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Friday, 1 February, 2002, 11:11 GMT
Briton killed by tiny jellyfish
Bondi Beach
Scores of bathers are stung each year by jellyfish
A British tourist has died after being stung by a tiny jellyfish off Hamilton Island in northern Australia.

Richard Jordan, 58, from Driffield, east Yorkshire, is believed to be the first person to die from a sting from an Irukandji.

Mr Jordan suffered a brain haemorrhage after he came into contact with the almost invisible, peanut-sized jellyfish on Wednesday.

He was airlifted from the island for treatment on the mainland after falling into a coma, but died on Thursday

The Irukandji jellyfish
Irukandji jellyfish: the size of a peanut but its sting can be fatal

The death is the first confirmed case in Australia, but scientists say this has been the worst season for jellyfish in several years and believe it could be behind many unexplained fatalities.

Scores of people are stung by the jellyfish in northern Australia every year and the effects usually include increased heart rate and blood pressure.

Other symptoms include backache, muscle pains, chest and abdominal pains, headache, nausea, vomiting and sweating.

Doctors say venom from the jellyfish may have triggered a pre-existing medical condition in Mr Jordan

It is thought the sting could have aggravated the victim's previous ill health and left him vulnerable to the toxin.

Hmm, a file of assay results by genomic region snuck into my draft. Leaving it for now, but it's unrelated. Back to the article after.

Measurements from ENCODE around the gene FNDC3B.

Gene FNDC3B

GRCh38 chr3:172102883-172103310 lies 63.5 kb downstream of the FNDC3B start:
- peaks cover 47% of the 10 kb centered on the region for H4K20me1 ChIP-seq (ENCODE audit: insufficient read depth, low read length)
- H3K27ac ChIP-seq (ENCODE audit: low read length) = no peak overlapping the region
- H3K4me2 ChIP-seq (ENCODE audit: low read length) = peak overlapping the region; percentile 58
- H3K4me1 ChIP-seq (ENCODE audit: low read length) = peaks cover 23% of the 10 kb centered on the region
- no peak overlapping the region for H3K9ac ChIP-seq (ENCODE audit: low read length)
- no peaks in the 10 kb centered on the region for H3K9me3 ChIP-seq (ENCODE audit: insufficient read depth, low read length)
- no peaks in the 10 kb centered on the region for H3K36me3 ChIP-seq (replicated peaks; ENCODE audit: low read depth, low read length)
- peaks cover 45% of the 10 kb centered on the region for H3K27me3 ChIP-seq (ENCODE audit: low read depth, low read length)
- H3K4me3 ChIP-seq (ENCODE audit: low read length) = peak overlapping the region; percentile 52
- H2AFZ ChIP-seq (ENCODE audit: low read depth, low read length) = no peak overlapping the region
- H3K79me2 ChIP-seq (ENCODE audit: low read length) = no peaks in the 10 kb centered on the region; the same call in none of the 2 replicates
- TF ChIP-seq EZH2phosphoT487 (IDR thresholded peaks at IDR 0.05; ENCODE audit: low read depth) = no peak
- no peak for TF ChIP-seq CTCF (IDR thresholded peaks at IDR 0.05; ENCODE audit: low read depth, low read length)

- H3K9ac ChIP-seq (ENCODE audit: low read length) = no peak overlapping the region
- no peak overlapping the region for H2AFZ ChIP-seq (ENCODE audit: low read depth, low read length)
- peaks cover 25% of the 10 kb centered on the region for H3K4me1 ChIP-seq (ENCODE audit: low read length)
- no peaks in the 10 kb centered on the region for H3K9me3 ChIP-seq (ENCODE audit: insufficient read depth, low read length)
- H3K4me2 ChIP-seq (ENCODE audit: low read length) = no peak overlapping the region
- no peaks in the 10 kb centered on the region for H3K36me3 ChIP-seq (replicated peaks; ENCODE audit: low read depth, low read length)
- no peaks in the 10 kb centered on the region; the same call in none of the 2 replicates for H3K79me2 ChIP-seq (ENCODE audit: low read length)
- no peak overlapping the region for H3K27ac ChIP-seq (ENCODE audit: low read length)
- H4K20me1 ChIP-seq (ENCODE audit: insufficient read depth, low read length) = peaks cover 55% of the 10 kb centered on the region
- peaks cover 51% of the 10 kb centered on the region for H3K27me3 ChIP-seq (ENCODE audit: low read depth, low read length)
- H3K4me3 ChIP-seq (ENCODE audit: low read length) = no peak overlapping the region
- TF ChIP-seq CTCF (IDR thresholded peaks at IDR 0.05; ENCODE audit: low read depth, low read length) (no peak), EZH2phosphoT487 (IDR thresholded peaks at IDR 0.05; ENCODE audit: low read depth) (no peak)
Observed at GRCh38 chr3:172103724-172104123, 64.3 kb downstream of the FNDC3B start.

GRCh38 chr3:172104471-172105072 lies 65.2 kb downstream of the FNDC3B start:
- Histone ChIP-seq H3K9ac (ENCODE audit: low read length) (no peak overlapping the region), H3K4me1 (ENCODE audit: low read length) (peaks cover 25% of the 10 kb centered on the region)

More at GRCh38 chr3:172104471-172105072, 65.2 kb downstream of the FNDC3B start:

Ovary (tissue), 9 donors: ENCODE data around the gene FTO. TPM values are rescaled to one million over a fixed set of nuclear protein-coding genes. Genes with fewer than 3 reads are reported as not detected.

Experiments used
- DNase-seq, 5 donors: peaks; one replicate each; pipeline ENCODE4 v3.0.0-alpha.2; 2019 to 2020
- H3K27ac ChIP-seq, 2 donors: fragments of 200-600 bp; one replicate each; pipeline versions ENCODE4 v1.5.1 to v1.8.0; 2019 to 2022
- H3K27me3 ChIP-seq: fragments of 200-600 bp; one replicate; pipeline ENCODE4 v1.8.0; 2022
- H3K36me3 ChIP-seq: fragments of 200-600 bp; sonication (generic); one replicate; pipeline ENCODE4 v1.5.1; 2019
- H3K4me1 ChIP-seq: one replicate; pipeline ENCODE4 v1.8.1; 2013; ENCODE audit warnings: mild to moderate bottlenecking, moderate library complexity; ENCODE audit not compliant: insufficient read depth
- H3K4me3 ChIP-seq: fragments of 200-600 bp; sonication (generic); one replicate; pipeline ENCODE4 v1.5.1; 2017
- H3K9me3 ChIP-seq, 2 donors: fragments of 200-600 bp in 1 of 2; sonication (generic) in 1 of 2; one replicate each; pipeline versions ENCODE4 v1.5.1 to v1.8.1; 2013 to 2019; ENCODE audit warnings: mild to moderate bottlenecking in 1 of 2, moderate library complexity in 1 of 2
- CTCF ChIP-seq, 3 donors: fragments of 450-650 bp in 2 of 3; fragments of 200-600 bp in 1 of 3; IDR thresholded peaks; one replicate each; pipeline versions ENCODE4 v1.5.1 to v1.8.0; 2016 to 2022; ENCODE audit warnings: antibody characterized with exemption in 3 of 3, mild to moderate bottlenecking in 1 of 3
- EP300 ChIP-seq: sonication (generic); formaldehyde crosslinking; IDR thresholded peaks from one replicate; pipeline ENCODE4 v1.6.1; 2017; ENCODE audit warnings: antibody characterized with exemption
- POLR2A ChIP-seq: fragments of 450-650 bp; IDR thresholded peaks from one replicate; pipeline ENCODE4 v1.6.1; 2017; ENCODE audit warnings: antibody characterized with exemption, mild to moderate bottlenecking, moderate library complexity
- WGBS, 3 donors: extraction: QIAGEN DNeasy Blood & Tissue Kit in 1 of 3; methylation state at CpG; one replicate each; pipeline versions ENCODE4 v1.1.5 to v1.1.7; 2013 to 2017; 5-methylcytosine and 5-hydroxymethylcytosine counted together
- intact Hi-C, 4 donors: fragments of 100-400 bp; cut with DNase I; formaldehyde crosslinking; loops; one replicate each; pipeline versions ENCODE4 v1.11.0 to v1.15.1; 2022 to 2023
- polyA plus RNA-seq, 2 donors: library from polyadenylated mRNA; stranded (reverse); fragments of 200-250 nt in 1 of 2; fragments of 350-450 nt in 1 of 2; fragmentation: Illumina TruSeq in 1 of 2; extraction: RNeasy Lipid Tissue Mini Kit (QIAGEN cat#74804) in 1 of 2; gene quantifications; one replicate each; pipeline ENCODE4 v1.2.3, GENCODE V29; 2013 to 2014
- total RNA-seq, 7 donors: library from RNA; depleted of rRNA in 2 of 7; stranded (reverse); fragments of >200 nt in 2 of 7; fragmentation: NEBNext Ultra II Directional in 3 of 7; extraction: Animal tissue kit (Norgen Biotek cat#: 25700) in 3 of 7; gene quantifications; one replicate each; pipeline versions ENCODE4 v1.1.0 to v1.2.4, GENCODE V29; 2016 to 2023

Scientists are working to find an antidote to the Irukandji's poison, but their efforts have been hampered because so few of the creatures have ever been caught.

Translucent Irukandji jellyfish are a tiny relative of the lethal box jellyfish which has killed about 65 people in Australia over the past 50 years.

Australia has hundreds of types of jellyfish but only one species of box jellyfish, the chironex fleckeri, is lethal.

It is known to be the most deadly jellyfish in the world.

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See also:

25 Jul 01 | Asia-Pacific
Shark frenzy maddens minister
25 Jun 01 | Scotland
Jellyfish stings diver
05 May 01 | Asia-Pacific
Australia: Deadly paradise
21 Aug 00 | Sci/Tech
Sting relief for summer swimmers
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